Friday, May 26, 2017

Maryk was right

I’ve just finished The Caine Mutiny after being inspired to read it by Richard Cohen of The Washington Post who likened Trump to the World War Two novel’s key antagonist, Captain Queeg.

There is a court martial and though Maryk was found not guilty of mutiny for taking command in the middle of a typhoon when Captain Queeg was deemed to have suffered a momentary psychological paralysis the author and characters in the book support the notion that the result was unjust. That there is but one captain at a time and they are the Lord. That unless a captain had a psychotic break, as opposed to entering a disassociated state, they are in command even if their action could destroy a ship and kill its crew.

All of Queeg’s actions up until that point, from both a personnel manager and operator of a vessel, had shown his unfitness for command and duty. Then, in the middle of a crisis, the clearly more experienced seaman Maryk, the executive officer, relieves Queeg after he deems Queeg’s decision to go the turn the way as more likely to flounder the vessel. Queeg, until that point, having been paralyzed with indecision and Maryk effectively commanding the vessel.

The ship did not have a doctor. Maryk, a fisherman in real life who was a reservist who was called to duty on outbreak of war, kept a journal noting Queeg’s failures in command and mental normality which was used in evidence in Maryk’s trial. As the executive officer, on a ship without a doctor, this makes complete sense.

As a novel’s ending it was satisfying in that it was unsatisfying. The lawyer who defended Meryl admits he didn’t believe in the case and curses at his former client and his friend for their action in relieving Queeg. But you, as a reader, are convinced—because you were there, in the bridge, the moment it happened—that Maryk was right and Queeg had damned the ship.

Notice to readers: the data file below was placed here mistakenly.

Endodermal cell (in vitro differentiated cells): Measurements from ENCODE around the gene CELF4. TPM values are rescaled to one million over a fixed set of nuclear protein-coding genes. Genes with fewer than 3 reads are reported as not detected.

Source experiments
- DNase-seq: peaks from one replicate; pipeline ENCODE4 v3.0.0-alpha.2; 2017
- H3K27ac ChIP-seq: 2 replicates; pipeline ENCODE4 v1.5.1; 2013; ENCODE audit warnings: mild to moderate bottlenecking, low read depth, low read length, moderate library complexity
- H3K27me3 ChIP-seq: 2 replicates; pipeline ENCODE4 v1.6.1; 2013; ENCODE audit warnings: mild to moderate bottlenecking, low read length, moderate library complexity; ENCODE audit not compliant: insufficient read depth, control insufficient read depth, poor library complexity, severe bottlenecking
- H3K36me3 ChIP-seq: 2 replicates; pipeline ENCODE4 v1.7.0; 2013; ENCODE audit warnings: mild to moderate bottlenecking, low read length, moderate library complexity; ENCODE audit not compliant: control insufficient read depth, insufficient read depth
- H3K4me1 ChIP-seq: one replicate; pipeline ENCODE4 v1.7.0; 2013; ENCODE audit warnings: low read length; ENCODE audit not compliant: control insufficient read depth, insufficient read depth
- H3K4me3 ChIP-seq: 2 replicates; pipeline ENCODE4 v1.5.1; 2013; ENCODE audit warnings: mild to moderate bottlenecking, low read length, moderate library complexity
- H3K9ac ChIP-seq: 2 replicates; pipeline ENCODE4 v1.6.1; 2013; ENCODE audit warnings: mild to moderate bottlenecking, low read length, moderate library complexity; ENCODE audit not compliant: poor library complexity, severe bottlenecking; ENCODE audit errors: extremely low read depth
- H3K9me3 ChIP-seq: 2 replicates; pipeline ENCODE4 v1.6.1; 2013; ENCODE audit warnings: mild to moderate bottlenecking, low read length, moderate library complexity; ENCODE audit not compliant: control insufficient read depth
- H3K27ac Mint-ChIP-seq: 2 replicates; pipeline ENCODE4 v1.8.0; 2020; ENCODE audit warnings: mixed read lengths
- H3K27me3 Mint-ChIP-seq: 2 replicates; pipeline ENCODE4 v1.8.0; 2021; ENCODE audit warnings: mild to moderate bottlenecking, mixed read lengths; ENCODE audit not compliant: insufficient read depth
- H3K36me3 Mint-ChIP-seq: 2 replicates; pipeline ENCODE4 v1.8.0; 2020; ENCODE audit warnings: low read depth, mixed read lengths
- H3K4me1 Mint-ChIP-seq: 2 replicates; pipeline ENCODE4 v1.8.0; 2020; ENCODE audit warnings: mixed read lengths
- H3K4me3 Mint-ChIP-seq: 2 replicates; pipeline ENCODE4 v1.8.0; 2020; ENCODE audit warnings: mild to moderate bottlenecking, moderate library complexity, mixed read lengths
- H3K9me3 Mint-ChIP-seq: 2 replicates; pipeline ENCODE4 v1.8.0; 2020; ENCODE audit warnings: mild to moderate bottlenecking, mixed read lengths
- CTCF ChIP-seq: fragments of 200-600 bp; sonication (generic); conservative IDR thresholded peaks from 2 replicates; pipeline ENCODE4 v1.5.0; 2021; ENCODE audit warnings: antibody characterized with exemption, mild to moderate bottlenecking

Then the system—who needs Queegs to be obeyed and not questioned—kicks into gear and the other officer who was facing a court martial in supporting the mutiny is instead formally reprimanded; the best the system could do to condemn the decision given the mutiny was disproved.

There are 10 000 years of war distilled in us in listening to the chief, even when he is nuts, then getting killed as a result. The idea being that you need to follow the one in charge even if the one in charge is incapable of being in charge because otherwise the system breaks down.

Maryk was right. The captain was in that moment unable to effectively command the vessel. As the executive officer, superior seaman and, in that moment, the person best able to assess the captain’s mental state he had a duty to relieve his commander. The only reason a court martial could have been held was because the mutiny had occurred. The system had broken down in that it allowed Queeg to be in charge without redress and the individual, Maryk, stepped in to save everyone in spite of it.

The Caine Mutiny is a deeply engrossing, irritating and divinely written work. The book was written in 1951 and Incredibly the author Herman Wouk, a former executive officer on a destroyer minesweeper like the Caine, is still alive.


Herman, if you’re self-googling, my hat is tipped.

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